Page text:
Further update, 1 June: Speakers Trust have now restored the video to their website.
In an interview with Middle East Eye, Speakers Trust CEO Julie Holness has denied that Jack Petchey Speak Out Challenge regional finalist Leanne Mohamad was disqualified, and said her earlier comments on the controversy had been “misconstrued”. She explained that the teenager was one of 22 regional winners whom judges decided did not merit a place in the next round of the competition. She also reiterated the Trust’s defence that the decision to ‘temporarily’ take down the video of Leanne’s speech – and delete all reference to her win on the website – was to protect the 15 year old from abuse.
Holness’s letter to anti-Palestinian blogger Edgar Davidson (pasted below) and the Trust’s panicked actions betray an ignorance of the Palestinian experience of dispossession and censorship through Israel’s attempts to erase and deny the history of Palestinians in their homeland. It is this experience that informed Leanne’s impassioned speech as well as her subsequent distress at the disappearance of her award-winning speech:
Why is it called a “Speak Out Challenge” when I am then silenced?
— Leanne Mohamad♡ (@LeanneMohamad) 29 May 2016
Leaving aside the fact that it is just as easy to disable comments as it is to remove a YouTube video, let’s revisit Holness’s exchange with bigot and Nakba-denier, Davidson. I have repeatedly asked the Trust by email to explain this exchange: their responses do not address the content of their CEO’s letter, however. Nor do they in their latest statement.
Holness’s “misconstrued” comments consisted of her stating that the judging panel had shared his “concerns” that Leanne’s speech was inflammatory propaganda. The tone of her letter is respectful and apologetic. Davidson understandably took it as proof that Speakers Trust shared his view of the Palestinian narrative, and duly published her letter online. The story was then picked up by the pro-Israel Jewish Chronicle that erroneously reported Davidson had influenced the judging panel. In his letter to Speakers Trust, Davidson threatened to report the charity for supporting “vicious blood libels against Israel,” and denied all instances of Israeli violence towards Palestinians:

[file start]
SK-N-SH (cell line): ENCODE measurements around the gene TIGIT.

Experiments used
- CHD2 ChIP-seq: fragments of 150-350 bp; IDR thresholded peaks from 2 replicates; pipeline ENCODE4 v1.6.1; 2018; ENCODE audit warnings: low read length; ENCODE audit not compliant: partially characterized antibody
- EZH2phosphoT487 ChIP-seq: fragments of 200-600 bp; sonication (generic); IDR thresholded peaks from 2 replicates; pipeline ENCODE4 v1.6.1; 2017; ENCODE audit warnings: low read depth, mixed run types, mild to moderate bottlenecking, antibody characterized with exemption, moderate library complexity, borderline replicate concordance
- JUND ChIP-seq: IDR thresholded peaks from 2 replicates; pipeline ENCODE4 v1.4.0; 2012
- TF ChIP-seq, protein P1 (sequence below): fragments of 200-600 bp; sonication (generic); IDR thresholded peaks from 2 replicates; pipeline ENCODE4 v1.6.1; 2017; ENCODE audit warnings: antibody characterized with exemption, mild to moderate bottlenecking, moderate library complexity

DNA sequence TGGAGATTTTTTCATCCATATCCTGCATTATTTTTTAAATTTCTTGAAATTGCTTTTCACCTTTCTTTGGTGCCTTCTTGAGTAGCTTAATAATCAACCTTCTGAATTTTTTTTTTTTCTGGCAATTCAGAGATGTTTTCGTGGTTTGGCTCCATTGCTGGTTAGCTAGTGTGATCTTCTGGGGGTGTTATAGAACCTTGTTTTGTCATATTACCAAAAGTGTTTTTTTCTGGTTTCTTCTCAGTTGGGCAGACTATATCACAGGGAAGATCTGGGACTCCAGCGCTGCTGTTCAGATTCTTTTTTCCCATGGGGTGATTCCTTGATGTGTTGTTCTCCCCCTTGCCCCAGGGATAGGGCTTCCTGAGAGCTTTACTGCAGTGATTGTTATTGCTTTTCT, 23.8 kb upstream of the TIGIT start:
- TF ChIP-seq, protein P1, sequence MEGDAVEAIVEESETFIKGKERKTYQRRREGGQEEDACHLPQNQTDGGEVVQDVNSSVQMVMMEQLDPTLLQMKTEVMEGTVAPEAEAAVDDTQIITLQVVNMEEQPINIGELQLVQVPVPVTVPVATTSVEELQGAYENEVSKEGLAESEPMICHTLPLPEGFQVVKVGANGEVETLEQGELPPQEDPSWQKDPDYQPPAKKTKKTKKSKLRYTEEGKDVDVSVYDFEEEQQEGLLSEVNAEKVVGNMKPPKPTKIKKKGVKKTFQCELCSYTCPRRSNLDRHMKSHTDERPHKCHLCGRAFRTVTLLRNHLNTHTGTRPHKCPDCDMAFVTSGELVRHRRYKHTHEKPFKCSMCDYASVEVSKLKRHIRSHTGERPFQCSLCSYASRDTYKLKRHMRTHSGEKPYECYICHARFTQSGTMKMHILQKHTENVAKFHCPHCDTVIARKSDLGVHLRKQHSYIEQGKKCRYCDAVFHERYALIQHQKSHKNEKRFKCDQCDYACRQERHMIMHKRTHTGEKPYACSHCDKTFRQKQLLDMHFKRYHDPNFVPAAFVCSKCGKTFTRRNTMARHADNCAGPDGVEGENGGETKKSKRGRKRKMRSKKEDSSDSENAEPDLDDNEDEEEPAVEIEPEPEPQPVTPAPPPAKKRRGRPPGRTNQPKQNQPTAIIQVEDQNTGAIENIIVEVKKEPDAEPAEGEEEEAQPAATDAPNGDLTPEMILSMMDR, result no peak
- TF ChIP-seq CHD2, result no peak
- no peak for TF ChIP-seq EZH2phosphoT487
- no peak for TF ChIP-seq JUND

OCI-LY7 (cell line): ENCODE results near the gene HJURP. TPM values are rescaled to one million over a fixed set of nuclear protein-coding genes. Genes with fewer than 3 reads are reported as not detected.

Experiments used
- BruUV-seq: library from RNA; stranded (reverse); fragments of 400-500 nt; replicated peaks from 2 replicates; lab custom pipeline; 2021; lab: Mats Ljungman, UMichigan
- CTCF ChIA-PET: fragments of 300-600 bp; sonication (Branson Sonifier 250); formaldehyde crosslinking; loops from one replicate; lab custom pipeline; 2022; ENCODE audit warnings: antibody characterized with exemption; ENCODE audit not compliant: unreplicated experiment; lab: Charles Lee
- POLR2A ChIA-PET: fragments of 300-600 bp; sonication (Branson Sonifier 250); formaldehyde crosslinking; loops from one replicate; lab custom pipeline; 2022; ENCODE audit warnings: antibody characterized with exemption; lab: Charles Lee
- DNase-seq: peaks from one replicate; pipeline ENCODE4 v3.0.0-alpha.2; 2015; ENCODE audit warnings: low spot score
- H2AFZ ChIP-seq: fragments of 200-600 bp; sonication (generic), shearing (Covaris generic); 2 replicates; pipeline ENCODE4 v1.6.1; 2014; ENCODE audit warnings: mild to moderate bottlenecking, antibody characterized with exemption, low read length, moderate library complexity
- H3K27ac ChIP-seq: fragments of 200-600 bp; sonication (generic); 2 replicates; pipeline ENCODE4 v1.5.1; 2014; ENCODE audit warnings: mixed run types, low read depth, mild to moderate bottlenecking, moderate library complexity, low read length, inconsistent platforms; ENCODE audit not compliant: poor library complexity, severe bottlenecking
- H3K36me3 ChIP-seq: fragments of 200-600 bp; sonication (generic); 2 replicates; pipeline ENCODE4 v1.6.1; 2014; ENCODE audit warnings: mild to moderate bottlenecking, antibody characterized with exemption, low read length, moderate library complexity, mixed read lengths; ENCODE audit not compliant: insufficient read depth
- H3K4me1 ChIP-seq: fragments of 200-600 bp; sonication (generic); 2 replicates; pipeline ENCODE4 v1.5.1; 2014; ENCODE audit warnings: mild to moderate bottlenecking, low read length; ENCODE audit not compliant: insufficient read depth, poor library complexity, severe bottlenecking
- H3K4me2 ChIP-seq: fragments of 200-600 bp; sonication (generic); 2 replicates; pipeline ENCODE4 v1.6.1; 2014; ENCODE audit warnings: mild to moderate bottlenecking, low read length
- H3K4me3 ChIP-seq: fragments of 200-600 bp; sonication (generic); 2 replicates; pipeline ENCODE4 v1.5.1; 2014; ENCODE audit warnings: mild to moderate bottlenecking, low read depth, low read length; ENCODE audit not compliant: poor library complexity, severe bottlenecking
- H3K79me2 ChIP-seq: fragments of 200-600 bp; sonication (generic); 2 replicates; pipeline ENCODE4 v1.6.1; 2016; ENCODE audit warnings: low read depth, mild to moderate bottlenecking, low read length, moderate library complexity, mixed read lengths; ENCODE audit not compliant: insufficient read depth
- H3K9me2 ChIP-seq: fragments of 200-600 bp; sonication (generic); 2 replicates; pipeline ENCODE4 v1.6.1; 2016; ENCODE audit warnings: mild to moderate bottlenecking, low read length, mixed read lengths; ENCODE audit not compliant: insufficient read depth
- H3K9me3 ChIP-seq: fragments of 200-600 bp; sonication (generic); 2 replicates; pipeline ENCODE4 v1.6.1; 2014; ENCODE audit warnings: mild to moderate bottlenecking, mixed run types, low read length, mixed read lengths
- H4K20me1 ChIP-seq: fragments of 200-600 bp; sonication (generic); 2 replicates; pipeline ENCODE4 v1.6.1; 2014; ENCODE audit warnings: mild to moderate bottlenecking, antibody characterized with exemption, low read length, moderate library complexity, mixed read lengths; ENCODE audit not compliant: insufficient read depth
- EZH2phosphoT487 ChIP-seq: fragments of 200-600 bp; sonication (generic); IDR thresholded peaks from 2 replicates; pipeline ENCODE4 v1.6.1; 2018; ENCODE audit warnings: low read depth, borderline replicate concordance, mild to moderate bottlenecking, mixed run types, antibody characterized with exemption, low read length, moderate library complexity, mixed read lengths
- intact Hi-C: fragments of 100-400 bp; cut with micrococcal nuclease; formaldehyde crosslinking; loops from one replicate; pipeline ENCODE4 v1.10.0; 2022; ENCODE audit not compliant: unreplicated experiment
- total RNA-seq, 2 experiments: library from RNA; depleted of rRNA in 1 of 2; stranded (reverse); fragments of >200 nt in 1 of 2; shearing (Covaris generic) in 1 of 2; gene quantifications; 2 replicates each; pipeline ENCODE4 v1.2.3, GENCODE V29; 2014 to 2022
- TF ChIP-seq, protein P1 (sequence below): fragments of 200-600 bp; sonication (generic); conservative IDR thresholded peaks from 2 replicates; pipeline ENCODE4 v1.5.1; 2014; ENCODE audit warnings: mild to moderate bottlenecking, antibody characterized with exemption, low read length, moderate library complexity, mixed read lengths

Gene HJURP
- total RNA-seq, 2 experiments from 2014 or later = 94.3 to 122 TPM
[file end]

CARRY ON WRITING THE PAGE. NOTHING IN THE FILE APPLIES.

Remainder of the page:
For the record there are no verified instances of Palestinian children being ‘murdered’ by Israel, although many dozens have died as a result of Hamas and other Palestinian terrorist groups launching unprovoked rocket attacks against Israeli civilians (often from schools and hospitals) and then using their own children as human shields when Israel has responded. In fact, Amnesty International (an organisation that has traditionally been hostile to Israel) reported just this week that most of the child casualties of the 2014 conflict (that was started by Hamas) were actually killed by Hamas rockets falling short of their ‘target’. [*See note below]
In response to these victim-blaming claims that amount to a denial of ethnic cleansing and serial atrocities, Holness clearly expressed agreement and regret, and suggested Leanne had not been chosen because of similar “concerns”, thus appeasing her chief abuser:
Response from Julie Holness, CEO to Edgar Davidson